Philosophical Investigations 41 (2):141-160 (2018)

Daniel D. Hutto
University of Wollongong
This paper explicates Wittgenstein's vision of our place in nature and shows in what ways it is unlike and more fruitful than the picture of nature promoted by exclusive scientific naturalists. Wittgenstein's vision of nature is bound up with and supports his signature view that the task of philosophy is distinctively descriptive rather than explanatory. Highlighting what makes Wittgenstein's vision of nature special, it has been claimed that to the extent that he qualifies as a naturalist of any sort he ought to be regarded as a liberal naturalist. We argue, in contrast, that focusing solely on the liberality of Wittgenstein's view of nature risks overlooking and downplaying the ways in which his philosophical clarifications can act as a platform for productively engaging with the sciences in their explanatory endeavors. We argue that Wittgenstein's vision of nature allows for a more relaxed form of naturalism in which philosophy can be a productive partner for scientific inquiry and investigation. Although this feature of Wittgenstein's vision of nature is not something that he himself emphasized, given his interests and concerns, it is an inspiring vision in an age in which philosophy must find its feet with and alongside the sciences.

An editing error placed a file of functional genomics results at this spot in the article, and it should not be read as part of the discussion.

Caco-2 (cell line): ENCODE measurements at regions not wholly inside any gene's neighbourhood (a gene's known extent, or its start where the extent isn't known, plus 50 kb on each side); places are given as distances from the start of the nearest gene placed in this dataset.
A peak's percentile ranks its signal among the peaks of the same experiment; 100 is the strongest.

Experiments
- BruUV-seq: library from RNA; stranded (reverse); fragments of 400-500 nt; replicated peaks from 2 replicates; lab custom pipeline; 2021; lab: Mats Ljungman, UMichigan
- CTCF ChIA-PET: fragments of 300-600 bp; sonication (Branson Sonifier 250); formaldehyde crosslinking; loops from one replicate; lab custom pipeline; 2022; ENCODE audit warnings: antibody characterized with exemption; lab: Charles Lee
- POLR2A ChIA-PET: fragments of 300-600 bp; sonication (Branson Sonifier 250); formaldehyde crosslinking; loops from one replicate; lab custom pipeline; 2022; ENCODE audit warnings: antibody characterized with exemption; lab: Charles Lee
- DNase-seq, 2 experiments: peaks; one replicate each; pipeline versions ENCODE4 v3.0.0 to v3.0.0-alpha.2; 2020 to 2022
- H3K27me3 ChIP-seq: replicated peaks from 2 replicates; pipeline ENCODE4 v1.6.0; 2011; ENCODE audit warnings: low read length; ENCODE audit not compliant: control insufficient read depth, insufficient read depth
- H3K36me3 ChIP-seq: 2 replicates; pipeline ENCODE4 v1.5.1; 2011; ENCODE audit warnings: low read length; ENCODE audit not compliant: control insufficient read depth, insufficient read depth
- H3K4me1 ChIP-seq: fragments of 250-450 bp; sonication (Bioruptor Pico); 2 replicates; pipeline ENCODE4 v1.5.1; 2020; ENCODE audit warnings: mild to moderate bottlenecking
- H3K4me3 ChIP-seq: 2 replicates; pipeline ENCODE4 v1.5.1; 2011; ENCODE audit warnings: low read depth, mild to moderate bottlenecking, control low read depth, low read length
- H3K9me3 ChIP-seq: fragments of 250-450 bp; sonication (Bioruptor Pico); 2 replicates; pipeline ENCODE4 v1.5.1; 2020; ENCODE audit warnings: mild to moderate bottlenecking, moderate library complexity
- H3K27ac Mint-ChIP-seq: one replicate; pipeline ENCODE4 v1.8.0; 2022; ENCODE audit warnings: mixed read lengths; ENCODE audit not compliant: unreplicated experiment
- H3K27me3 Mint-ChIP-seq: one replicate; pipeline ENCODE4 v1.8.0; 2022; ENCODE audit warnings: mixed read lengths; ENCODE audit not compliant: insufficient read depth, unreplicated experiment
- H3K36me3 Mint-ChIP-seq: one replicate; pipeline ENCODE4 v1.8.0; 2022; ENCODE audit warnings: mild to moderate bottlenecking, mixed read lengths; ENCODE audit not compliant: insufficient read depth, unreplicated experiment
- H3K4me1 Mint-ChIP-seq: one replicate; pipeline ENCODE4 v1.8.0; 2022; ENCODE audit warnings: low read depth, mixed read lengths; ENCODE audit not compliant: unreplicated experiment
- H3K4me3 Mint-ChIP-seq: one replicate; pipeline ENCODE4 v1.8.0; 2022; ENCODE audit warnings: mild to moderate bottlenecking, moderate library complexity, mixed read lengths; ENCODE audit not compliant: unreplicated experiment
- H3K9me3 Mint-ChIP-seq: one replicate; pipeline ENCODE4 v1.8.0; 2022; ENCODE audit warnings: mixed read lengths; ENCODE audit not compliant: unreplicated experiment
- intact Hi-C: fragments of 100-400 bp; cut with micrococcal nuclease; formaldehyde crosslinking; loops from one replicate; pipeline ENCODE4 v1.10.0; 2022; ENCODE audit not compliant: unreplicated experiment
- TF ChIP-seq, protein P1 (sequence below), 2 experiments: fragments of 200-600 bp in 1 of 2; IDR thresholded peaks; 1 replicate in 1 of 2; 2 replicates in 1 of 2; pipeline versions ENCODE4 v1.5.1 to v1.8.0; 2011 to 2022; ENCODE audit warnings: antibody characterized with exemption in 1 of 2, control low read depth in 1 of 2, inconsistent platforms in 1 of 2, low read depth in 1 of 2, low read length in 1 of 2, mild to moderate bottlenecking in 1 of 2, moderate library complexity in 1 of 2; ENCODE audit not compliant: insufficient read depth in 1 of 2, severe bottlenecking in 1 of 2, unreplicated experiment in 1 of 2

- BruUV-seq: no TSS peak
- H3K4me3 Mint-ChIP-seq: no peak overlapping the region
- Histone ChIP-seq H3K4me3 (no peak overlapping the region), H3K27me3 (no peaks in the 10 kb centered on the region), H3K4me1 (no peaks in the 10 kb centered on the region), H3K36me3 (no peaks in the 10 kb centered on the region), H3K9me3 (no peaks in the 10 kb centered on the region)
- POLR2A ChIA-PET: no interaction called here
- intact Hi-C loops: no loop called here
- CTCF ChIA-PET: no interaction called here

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DOI 10.1111/phin.12193
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References found in this work BETA

Philosophical investigations.Ludwig Wittgenstein & G. E. M. Anscombe - 1953 - Revue Philosophique de la France Et de l'Etranger 161:124-124.
Is Water Necessarily H2O.Hilary Putnam - 1990 - In James Conant (ed.), Realism with a Human Face. Harvard University Press. pp. 54--79.
The Natural Origins of Content.Daniel D. Hutto & Glenda Satne - 2015 - Philosophia 43 (3):521-536.
Zettel.J. E. Llewelyn - 1968 - Philosophical Quarterly 18 (71):176-177.
The Blue and Brown Books.Newton Garver - 1961 - Philosophy and Phenomenological Research 21 (4):576-577.

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